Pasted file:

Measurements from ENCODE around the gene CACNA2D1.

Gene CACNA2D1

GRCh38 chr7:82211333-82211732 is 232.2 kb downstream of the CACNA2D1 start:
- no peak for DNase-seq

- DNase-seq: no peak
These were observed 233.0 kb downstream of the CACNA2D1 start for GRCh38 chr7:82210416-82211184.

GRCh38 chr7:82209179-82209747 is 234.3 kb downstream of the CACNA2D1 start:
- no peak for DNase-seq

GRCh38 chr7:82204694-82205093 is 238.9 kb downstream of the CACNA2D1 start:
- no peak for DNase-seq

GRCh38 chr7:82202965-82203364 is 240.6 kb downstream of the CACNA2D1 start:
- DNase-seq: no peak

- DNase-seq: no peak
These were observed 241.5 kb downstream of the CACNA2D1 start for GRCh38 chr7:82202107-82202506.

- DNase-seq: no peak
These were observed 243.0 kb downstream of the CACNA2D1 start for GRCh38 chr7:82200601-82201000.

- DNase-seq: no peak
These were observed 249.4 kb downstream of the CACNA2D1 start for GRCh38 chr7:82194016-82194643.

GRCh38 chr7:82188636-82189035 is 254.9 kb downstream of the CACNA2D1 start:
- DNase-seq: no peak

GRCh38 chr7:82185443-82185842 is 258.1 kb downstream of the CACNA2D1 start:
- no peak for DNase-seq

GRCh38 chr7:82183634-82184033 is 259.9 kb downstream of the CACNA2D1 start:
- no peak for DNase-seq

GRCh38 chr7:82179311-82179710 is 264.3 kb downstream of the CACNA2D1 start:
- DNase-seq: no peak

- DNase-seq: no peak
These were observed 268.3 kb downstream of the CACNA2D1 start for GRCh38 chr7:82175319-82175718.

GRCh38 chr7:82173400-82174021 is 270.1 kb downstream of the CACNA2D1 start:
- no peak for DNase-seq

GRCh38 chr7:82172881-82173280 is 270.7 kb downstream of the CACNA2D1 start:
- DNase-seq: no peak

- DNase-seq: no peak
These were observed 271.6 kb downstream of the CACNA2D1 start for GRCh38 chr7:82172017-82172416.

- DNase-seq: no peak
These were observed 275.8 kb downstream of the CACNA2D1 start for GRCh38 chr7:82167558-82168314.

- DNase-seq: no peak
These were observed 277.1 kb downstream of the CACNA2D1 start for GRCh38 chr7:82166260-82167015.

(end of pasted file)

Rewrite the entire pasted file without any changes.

Measurements from ENCODE around the gene CACNA2D1.

Gene CACNA2D1

GRCh38 chr7:82211333-82211732 is 232.2 kb downstream of the CACNA2D1 start:
- no peak for DNase-seq

- DNase-seq: no peak
These were observed 233.0 kb downstream of the CACNA2D1 start for GRCh38 chr7:82210416-82211184.

GRCh38 chr7:82209179-82209747 is 234.3 kb downstream of the CACNA2D1 start:
- no peak for DNase-seq

GRCh38 chr7:82204694-82205093 is 238.9 kb downstream of the CACNA2D1 start:
- no peak for DNase-seq

GRCh38 chr7:82202965-82203364 is 240.6 kb downstream of the CACNA2D1 start:
- DNase-seq: no peak

- DNase-seq: no peak
These were observed 241.5 kb downstream of the CACNA2D1 start for GRCh38 chr7:82202107-82202506.

- DNase-seq: no peak
These were observed 243.0 kb downstream of the CACNA2D1 start for GRCh38 chr7:82200601-82201000.

- DNase-seq: no peak
These were observed 249.4 kb downstream of the CACNA2D1 start for GRCh38 chr7:82194016-82194643.

GRCh38 chr7:82188636-82189035 is 254.9 kb downstream of the CACNA2D1 start:
- DNase-seq: no peak

GRCh38 chr7:82185443-82185842 is 258.1 kb downstream of the CACNA2D1 start:
- no peak for DNase-seq

GRCh38 chr7:82183634-82184033 is 259.9 kb downstream of the CACNA2D1 start:
- no peak for DNase-seq

GRCh38 chr7:82179311-82179710 is 264.3 kb downstream of the CACNA2D1 start:
- DNase-seq: no peak

- DNase-seq: no peak
These were observed 268.3 kb downstream of the CACNA2D1 start for GRCh38 chr7:82175319-82175718.

GRCh38 chr7:82173400-82174021 is 270.1 kb downstream of the CACNA2D1 start:
- no peak for DNase-seq

GRCh38 chr7:82172881-82173280 is 270.7 kb downstream of the CACNA2D1 start:
- DNase-seq: no peak

- DNase-seq: no peak
These were observed 271.6 kb downstream of the CACNA2D1 start for GRCh38 chr7:82172017-82172416.

- DNase-seq: no peak
These were observed 275.8 kb downstream of the CACNA2D1 start for GRCh38 chr7:82167558-82168314.

- DNase-seq: no peak
These were observed 277.1 kb downstream of the CACNA2D1 start for GRCh38 chr7:82166260-82167015.